Barrick and Buffett; Gold and Goldman

Analyst, Author, and Owner of Kelsey's Gold Facts
November 30, 2020


Sometime after the end of the second quarter, news of Berkshire Hathaway's acquisition of Barrick Gold made headlines. Not known for a favorable opinion on gold, Warren Buffett surprised some people with his move. Also, the addition of Barrick Gold Corp to the Berkshire portfolio was noteworthy for another reason...

"...Warren Buffet, while he did add to his positions in a few stocks, he added only a single new stock to his portfolio - Barrick Gold."  

As significant as Buffet's entry into the gold arena is, news of Berkshire Hathaway's third quarter reshuffling prompted some confusion among observers and investors. The original stake of 21 million shares had been reduced by almost 9 million shares to a total of only 12 million shares at the end of September.

Warren Buffett is not a trader. He is a long-term investor. Maybe he realized that gold shares are not a good long-term investment for anybody. Or maybe he just changed his mind.

Below is a chart of Barrick Gold Corp that shows its stock price for the past twelve months...

Since the end of September, Barrick's price has dropped from 28 to 22, a decline of twenty-one percent. Most of the trading for the third quarter took place between 26 and 30 so 28 seems like a reasonable guess as to an average liquidation price; although it is possible that the average sale price could have been closer to 30.

If Buffett/Berkshire was proactive enough to buy Barrick shares in the very early stages of the second quarter, the acquisition price might have been as low as $18-20 per share. Hence, profits on the stock sold could be as much as $8-10 per share. That means a potential 50 percent profit for a short term trade of just a few months.

Seeing such a huge jump in any stock price for any reason might be enough to justify cashing in a long-term investment. Under reasonably normal conditions it could take several years to see similar price gains.

It is also possible that the average acquisition price could have been as high as 28, though. In that case, the round trip trade might have yielded no gain at all, or even a small loss. Nevertheless, selling Barrick in the third quarter still avoided the drop that is currently underway.

Bottom line: Selling Barrick stock last quarter locked in possibly several years of long-term gains and avoided potential short-term losses of between 21-29 percent.


The recent headline says "Goldman Sachs holding firm with $2,300 gold price". Before we talk further about that, here is an excerpt from a previous article...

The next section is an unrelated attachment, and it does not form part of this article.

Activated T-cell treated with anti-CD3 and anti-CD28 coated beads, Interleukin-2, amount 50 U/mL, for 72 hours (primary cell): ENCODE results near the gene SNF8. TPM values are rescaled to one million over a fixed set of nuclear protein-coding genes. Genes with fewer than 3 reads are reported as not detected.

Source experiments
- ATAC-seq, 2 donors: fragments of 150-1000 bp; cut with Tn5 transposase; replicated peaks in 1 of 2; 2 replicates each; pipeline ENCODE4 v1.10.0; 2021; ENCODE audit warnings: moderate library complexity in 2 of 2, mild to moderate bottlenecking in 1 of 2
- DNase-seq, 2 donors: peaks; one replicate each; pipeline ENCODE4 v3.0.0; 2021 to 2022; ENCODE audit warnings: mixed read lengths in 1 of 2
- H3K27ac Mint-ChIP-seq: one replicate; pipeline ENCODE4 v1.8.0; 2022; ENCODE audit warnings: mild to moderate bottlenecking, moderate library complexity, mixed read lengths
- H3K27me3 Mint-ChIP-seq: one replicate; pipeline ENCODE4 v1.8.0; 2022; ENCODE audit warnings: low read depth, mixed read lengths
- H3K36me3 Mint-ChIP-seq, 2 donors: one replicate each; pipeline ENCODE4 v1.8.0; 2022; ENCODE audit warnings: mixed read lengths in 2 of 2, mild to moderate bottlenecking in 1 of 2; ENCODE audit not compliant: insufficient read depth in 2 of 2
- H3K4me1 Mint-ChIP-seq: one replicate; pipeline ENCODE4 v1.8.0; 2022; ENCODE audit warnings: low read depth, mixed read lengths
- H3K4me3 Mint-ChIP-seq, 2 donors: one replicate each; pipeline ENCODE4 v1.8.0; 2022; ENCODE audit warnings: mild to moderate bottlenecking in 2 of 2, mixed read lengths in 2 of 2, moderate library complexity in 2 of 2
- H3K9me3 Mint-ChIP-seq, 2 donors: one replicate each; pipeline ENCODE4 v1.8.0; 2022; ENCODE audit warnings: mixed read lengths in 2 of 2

"In late July, during an interview with CNBC, the chief investment officer of private wealth management at Goldman Sachs made the following statement:

"Our view is that gold is only appropriate if you have a very strong view that the U.S. dollar is going to be debased. We don't have that view..." Sharmin Mossavar-Rahmani

Prior to the interview with CNBC, a team of commodity analysts at Goldman had raised their 12-month forecast for gold to $2300 from $2000.

Since that time, the price of gold has peaked at $2060 in August and declined almost $300 per ounce to $1774 this past Friday, November 27th.

Now, the Goldman commodity team has reaffirmed their expectations and price target for gold at $2300 per ounce in 2021...

"In a report published Friday, the investment bank said that it is maintaining its 2021 gold price target of $2,300 an ounce as the global economy balances between positive news of potential vaccines for the COVID-19 virus and the near-term risks of further economic devastation."  See (

Who speaks for Goldman Sachs? Maybe that was the question on the mind of Warren Buffett when he sold all of his Goldman Sachs stock holdings in the second quarter and acquired his original new position in Barrick Gold Corp.

Whatever the reasons for liquidating Barrick stock that was only recently acquired, Buffet and Berkshire avoided a significant price drop which may grow larger in the near term.

(also see Goldman Sachs Gold;  Buffett Sacks Goldman)

Kelsey Williams has more than forty years experience in the financial services industry, including fourteen years as a full-service financial planner. His website, Kelsey's Gold Facts, contains self-authored articles written for the purpose of educating and informing others about gold within a historical context. In addition to gold, he writes about inflation and the Federal Reserve.


Kelsey Williams is available for private consultations, public speaking, and interviews at [email protected]

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